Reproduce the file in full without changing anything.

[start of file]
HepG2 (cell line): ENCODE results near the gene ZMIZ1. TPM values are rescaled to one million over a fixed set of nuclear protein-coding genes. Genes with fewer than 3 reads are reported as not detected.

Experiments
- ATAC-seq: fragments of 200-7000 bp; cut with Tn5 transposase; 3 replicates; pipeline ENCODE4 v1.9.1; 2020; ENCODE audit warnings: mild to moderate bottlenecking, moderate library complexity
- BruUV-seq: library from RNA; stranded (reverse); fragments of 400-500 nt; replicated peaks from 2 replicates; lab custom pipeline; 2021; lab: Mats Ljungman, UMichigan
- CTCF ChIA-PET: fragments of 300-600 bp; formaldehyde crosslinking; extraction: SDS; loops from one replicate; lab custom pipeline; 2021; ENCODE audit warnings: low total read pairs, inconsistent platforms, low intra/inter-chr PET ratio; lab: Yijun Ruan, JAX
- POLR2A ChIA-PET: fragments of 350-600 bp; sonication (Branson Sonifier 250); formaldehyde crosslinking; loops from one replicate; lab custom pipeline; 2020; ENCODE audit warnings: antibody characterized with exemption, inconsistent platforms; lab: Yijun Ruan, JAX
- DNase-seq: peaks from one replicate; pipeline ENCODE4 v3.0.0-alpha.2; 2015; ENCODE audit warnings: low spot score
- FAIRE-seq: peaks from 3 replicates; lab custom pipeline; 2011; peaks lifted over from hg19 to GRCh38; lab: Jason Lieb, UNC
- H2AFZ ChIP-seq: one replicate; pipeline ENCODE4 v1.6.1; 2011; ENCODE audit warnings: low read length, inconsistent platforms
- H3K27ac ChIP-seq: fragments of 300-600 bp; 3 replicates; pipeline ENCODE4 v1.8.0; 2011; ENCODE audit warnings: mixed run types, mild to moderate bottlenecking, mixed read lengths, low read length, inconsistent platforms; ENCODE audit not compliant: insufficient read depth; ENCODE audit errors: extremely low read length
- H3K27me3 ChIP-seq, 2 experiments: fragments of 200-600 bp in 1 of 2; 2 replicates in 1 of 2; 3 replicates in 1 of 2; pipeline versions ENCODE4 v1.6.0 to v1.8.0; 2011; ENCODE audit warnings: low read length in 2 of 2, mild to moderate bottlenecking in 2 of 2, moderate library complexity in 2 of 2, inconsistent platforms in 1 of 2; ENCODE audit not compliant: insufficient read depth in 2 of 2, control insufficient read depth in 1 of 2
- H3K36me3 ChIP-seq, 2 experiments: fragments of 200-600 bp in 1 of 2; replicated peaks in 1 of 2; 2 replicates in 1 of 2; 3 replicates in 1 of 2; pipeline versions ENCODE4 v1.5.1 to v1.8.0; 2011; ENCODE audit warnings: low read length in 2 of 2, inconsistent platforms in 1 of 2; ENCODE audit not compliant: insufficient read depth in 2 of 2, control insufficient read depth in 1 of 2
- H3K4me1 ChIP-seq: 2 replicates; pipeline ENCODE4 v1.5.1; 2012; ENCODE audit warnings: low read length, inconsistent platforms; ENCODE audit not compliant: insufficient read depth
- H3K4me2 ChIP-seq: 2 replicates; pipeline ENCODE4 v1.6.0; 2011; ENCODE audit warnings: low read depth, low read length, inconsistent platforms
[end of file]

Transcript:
HepG2 (cell line): ENCODE results near the gene ZMIZ1. TPM values are rescaled to one million over a fixed set of nuclear protein-coding genes. Genes with fewer than 3 reads are reported as not detected.

Experiments
- ATAC-seq: fragments of 200-7000 bp; cut with Tn5 transposase; 3 replicates; pipeline ENCODE4 v1.9.1; 2020; ENCODE audit warnings: mild to moderate bottlenecking, moderate library complexity
- BruUV-seq: library from RNA; stranded (reverse); fragments of 400-500 nt; replicated peaks from 2 replicates; lab custom pipeline; 2021; lab: Mats Ljungman, UMichigan
- CTCF ChIA-PET: fragments of 300-600 bp; formaldehyde crosslinking; extraction: SDS; loops from one replicate; lab custom pipeline; 2021; ENCODE audit warnings: low total read pairs, inconsistent platforms, low intra/inter-chr PET ratio; lab: Yijun Ruan, JAX
- POLR2A ChIA-PET: fragments of 350-600 bp; sonication (Branson Sonifier 250); formaldehyde crosslinking; loops from one replicate; lab custom pipeline; 2020; ENCODE audit warnings: antibody characterized with exemption, inconsistent platforms; lab: Yijun Ruan, JAX
- DNase-seq: peaks from one replicate; pipeline ENCODE4 v3.0.0-alpha.2; 2015; ENCODE audit warnings: low spot score
- FAIRE-seq: peaks from 3 replicates; lab custom pipeline; 2011; peaks lifted over from hg19 to GRCh38; lab: Jason Lieb, UNC
- H2AFZ ChIP-seq: one replicate; pipeline ENCODE4 v1.6.1; 2011; ENCODE audit warnings: low read length, inconsistent platforms
- H3K27ac ChIP-seq: fragments of 300-600 bp; 3 replicates; pipeline ENCODE4 v1.8.0; 2011; ENCODE audit warnings: mixed run types, mild to moderate bottlenecking, mixed read lengths, low read length, inconsistent platforms; ENCODE audit not compliant: insufficient read depth; ENCODE audit errors: extremely low read length
- H3K27me3 ChIP-seq, 2 experiments: fragments of 200-600 bp in 1 of 2; 2 replicates in 1 of 2; 3 replicates in 1 of 2; pipeline versions ENCODE4 v1.6.0 to v1.8.0; 2011; ENCODE audit warnings: low read length in 2 of 2, mild to moderate bottlenecking in 2 of 2, moderate library complexity in 2 of 2, inconsistent platforms in 1 of 2; ENCODE audit not compliant: insufficient read depth in 2 of 2, control insufficient read depth in 1 of 2
- H3K36me3 ChIP-seq, 2 experiments: fragments of 200-600 bp in 1 of 2; replicated peaks in 1 of 2; 2 replicates in 1 of 2; 3 replicates in 1 of 2; pipeline versions ENCODE4 v1.5.1 to v1.8.0; 2011; ENCODE audit warnings: low read length in 2 of 2, inconsistent platforms in 1 of 2; ENCODE audit not compliant: insufficient read depth in 2 of 2, control insufficient read depth in 1 of 2
- H3K4me1 ChIP-seq: 2 replicates; pipeline ENCODE4 v1.5.1; 2012; ENCODE audit warnings: low read length, inconsistent platforms; ENCODE audit not compliant: insufficient read depth
- H3K4me2 ChIP-seq: 2 replicates; pipeline ENCODE4 v1.6.0; 2011; ENCODE audit warnings: low read depth, low read length, inconsistent platforms